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What Would George Washington Do?

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I've been reading and rereading an amazing document -- a purse-sized copy of the Constitution and The Declaration Of Independence that I got when Matt Welch very generously invited me to sit at the Reason magazine table at a recent Cato Institute function. (As Matt put it: "Free Minds, Free Markets, Free Lunch!") More about that soon. It inspired me to want to put up some quotes that should help dispel any notions that the United States was intended to be a Christian country, or that the founding fathers' intention of separation of church and state is a myth. I found these quotes at the anti-fundamentalist blog, Christian Imperialism Is Destroying Democracy. Blogger Danny McNeal explains the thinking behind the title:

What this blog is NOT is an attack on Christians in general. What it IS is an attack on the attempt of some Christians to codify their subjective morality into the laws which govern us all, the wanton blurring of the line separating church and state by the religious right, and the marginalization of LGBT Americans and non-Christians due to the religious right's agenda of imperialism, hatred, bigotry, and misogynism.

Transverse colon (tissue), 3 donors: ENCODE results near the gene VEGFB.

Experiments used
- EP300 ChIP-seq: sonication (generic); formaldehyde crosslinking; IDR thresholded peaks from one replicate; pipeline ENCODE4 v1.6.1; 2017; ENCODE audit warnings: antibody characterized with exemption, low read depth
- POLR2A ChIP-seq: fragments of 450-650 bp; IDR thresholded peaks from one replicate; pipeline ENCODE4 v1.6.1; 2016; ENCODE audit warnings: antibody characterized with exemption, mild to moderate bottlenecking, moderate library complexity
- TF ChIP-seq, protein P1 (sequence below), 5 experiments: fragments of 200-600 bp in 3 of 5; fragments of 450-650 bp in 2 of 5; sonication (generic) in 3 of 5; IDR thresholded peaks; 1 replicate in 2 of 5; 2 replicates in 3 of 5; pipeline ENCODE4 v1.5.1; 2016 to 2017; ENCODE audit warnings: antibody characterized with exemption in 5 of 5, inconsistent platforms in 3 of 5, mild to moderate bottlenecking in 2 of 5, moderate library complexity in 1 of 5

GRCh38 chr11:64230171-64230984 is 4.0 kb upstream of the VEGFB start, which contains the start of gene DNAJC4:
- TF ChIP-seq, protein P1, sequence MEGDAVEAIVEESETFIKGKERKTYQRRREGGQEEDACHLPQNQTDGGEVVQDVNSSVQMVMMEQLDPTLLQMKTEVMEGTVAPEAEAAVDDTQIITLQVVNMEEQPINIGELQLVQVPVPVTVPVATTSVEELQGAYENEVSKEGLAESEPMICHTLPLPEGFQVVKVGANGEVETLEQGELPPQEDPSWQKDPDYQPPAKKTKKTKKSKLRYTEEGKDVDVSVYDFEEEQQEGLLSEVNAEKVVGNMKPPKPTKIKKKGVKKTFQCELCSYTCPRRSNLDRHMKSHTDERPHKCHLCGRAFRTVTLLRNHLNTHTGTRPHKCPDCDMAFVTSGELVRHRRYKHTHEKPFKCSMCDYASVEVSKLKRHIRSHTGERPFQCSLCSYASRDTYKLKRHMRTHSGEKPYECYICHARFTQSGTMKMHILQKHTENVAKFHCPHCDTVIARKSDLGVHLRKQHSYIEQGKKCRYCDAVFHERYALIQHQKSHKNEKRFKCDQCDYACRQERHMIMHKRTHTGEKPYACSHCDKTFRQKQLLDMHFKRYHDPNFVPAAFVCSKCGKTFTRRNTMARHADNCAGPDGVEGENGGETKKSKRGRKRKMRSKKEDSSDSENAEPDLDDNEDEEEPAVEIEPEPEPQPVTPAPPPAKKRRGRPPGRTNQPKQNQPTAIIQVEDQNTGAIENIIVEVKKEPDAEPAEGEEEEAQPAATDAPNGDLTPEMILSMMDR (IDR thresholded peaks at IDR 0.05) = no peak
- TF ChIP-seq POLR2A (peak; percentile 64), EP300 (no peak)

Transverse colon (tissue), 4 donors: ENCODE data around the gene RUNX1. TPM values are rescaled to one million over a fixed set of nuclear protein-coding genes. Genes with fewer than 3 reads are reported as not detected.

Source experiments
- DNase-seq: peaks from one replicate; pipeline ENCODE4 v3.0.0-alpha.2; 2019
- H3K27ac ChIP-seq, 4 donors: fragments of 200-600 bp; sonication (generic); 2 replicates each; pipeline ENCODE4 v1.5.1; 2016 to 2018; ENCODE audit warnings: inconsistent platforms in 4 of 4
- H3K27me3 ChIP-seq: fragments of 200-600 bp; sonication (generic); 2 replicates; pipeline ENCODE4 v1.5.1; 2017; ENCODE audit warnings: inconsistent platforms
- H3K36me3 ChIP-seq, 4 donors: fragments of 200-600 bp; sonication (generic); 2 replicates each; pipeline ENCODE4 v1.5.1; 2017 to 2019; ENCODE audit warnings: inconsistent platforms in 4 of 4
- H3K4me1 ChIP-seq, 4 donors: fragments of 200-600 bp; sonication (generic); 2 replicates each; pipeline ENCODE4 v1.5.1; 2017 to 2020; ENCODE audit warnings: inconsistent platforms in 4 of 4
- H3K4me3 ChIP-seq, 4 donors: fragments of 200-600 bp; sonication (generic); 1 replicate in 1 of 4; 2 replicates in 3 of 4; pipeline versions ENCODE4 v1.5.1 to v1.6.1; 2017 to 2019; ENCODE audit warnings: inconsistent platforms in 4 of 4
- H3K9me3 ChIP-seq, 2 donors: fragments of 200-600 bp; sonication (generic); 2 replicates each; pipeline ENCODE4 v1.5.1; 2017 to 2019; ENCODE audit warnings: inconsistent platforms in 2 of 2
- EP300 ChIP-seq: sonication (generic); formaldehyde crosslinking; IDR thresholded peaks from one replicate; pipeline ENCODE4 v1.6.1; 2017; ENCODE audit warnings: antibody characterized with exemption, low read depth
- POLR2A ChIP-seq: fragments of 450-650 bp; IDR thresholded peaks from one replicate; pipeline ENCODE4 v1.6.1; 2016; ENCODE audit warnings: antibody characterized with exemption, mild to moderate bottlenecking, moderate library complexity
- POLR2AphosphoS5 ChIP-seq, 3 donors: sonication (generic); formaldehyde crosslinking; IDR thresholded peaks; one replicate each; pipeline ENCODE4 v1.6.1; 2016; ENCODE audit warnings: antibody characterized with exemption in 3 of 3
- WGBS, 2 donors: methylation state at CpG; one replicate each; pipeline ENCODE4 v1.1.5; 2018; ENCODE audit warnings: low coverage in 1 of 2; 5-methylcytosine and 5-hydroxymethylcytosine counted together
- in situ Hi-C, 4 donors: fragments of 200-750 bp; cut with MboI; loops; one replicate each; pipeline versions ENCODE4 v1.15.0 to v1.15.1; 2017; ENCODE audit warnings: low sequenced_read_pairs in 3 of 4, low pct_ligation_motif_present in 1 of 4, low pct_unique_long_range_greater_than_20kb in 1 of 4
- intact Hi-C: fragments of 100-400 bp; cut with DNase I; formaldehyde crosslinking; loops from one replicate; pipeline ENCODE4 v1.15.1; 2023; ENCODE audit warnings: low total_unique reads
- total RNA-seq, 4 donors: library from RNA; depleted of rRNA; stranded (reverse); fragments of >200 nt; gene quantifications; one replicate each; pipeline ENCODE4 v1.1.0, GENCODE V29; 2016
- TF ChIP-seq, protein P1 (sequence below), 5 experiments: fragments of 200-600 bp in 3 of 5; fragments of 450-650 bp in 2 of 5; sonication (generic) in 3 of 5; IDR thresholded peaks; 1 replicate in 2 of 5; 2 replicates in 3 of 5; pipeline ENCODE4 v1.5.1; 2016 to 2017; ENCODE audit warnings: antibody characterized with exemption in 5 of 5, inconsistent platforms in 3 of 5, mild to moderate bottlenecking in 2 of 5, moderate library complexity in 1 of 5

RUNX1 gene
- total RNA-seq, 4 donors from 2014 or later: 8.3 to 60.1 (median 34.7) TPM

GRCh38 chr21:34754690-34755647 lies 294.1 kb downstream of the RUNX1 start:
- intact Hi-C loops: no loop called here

And now, those founding father quotes, plus one from Abe Lincoln:

"The government of the United States is in no sense founded on the Christian Religion." -George Washington, First Treaty of Tripoli, 1797

"Believing with you that religion is a matter which lies solely between man and his God; that he owes account to none other for his faith or his worship; that the legislative powers of the government reach actions only, and not opinions, I contemplate with sovereign reverence that act of the whole American people which declared that their legislature should 'make no law respecting an establishment of religion, or prohibiting the free exercise thereof,' thus building a wall of separation between church and state."
-Thomas Jefferson, writing to the Danbury Baptist Association on 1 January 1802

"Religion and government will both exist in greater purity, the less they are mixed together."
-James Madison